week2, moving on to narratives!
To me, Chatman's article is quite difficult to understand at the beginning, but towards the end it becomes clearer and clearer. And i got some opportunities to practise my French through reading the titles of litteratures francaises. well, i would agree that narratives structure is semiotic, but i don't really understand why the separation of content and expression, substance and form could lead to such a conclusion, esp when he tries to put the different of the components into the 2*2 diagram.
enough crap. to the proper stuff.
how the transposition to/from interactive media has changed the narrative, and whether the structure of the narrative remained intact.
hmm, so i assume that we are comparing the narratives in interactive media and 'old' media with reference to some example.
Basically, the example i have chosen is 仙剑奇侠传 (Xian Jian Qi Xia Zhuan, or The Legend of Godly Sword and Marvelous Heroes, by 'brute force' translation). Well in case you don't know (anyway i don't think any non-PRCs would know), it is one of the the first Chinese Role Playing Games. Like Final Fantasy and others, it has multiple versions and editions, and the game fanatics actually reconstruct narratives based on the games. In 2005, it was made into a 30-episode TV show series featuring quite a number of chinese actors and actresses.
So, basically we have a computer game based narrative, changed into TV format, a non-interactive media. The narrative has changed a lot, partly explaining why most of the fans of the game didn't really like the TV version (well such things happen in most cases anyway). One of the major changes is that the TV version could only have one ending, compared to the multiple ending scenarios in the games version. (well in the game it's always a tragic ending but a series of choices by the player have an impact on which hero(es) would die) Given that the existents of narrative, for example, the characters, settings and etc are more or less the same in the game and tv version, i think we can pinpoint to a factor, that the 'events' of the narrative has been changed. In the TV production, although the script writer or producer may choose the order of events, there could only be one set of sequence of the events, while in a computer game, there would be many, depending on how many sidetracks and different storylines the programmers have created. But, of course, usually the producer of the movie or tv series would choose the deemed 'most popular' storyline.
So, it seems that there is some changes in the narrative structure in the interactive media?
Interactive media allows for choice and control on the part of the reader/user. What problem does this raise for self-regulation? What, if anything, does this suggest about designing interactive narrative?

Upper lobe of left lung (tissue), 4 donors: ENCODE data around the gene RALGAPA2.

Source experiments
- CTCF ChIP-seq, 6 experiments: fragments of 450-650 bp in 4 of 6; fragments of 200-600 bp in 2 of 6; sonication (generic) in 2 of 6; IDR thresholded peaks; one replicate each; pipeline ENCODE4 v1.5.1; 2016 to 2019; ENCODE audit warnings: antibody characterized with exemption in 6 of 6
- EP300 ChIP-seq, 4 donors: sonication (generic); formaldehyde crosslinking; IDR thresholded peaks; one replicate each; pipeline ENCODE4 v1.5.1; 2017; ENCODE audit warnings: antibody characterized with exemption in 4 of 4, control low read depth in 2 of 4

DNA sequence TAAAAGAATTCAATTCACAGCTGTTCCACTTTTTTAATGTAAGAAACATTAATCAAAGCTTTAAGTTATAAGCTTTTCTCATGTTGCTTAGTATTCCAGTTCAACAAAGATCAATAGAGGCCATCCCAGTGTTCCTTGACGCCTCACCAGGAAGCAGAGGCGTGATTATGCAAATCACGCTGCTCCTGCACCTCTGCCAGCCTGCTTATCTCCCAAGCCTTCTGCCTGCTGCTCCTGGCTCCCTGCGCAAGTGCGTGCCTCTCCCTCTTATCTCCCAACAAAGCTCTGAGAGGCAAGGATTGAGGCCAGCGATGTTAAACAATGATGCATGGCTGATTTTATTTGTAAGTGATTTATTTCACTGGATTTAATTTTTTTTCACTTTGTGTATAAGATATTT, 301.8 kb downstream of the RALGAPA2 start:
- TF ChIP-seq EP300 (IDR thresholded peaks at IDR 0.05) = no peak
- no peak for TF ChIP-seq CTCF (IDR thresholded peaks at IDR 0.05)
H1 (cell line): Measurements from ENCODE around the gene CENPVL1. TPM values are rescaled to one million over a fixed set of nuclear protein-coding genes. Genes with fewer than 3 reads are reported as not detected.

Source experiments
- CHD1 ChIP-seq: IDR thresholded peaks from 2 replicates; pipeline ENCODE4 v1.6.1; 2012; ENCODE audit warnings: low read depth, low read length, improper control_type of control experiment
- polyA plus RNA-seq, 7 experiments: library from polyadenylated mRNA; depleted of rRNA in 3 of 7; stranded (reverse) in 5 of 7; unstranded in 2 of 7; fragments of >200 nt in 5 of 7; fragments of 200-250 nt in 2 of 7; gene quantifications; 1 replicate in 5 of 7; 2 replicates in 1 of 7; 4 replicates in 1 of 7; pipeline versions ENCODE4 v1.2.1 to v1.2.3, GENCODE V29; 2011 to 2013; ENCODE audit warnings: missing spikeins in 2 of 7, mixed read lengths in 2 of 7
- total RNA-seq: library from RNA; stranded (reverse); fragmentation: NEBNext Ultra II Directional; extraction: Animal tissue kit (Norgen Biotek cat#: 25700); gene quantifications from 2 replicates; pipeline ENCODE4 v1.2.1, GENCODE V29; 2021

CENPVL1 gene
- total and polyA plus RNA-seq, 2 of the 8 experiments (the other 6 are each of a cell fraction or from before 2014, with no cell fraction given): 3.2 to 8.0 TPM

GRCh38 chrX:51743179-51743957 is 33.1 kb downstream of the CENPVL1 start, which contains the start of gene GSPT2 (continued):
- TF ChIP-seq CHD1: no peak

"self-regulation", according to Chatman, "means that the structure maintains and closes itself", and that "the narrative will not admit events or other kinds of phenomena that do no 'belong to it and preserve its laws.'"
In old narratives, self-regulation is maintained by the authority of the writers, directors, script writers and etc. However, as interactive media pampers the readers and users with the power of choice and control, the power of 'authority' is diluted: everyone constructs his/her own narrative, based on a more general framework or structure of interactive media. In Chatman's concept, the structure of narratives is independent in semiotic terms because they are independent of the medium which carries them. However, in interactive media, it seems that the distinction of medium and structure is blurred. (oops it seems to be quite a big assertion to make)
Given that it is the users/players who play and construct their own narratives, interactive narratives would likely to be designed from the point of view of the users, for example, object oriented programming. The design would be give more freedom to the users, and try not to limit what the users can do. Of course this is also in constant conflict with the idea of common platform and framework, and maybe and probably, there's limit to the degree of 'freedom' of construction of narratives the interactive media can give us.
Think of an example of the use of narrative in interactive media. With reference to your example, suggest what the "peculiar nature" of interactive media may be, and which narrative effects it may specialize in.
Well, although Chatman uses the term "peculiar nature", personally I don't feel it peculiar at all: there're no perfect things in the world. Each type of media would have its own strength and shortcomings.
Example of the use of narrative in interactive media… so I take the online Hitchcock's guide. Of course the old "peculiar nature" of the verbal narrative still exists. But now the thing is, you are now yourself the detective and you are making decisions and choices. You may do whatever you feel like to do, as opposed to the older medium in which you must follow the plot; however, you may not finally find out the final outcome of the narrative: you may just get stuck somewhere, lose interest and give up.
As for which narrative effects it may specialize in, interactivity is of course the most obvious one. Nonetheless, as the interactive media could be a composite of texts, pictures and sounds, it may overcome some of the 'peculiar natures' of the other media, bringing better designed and automated characters, settings and so on. Meanwhile, it would allow much more room for 'discourse', and the 'events', as the users are themselves the authors.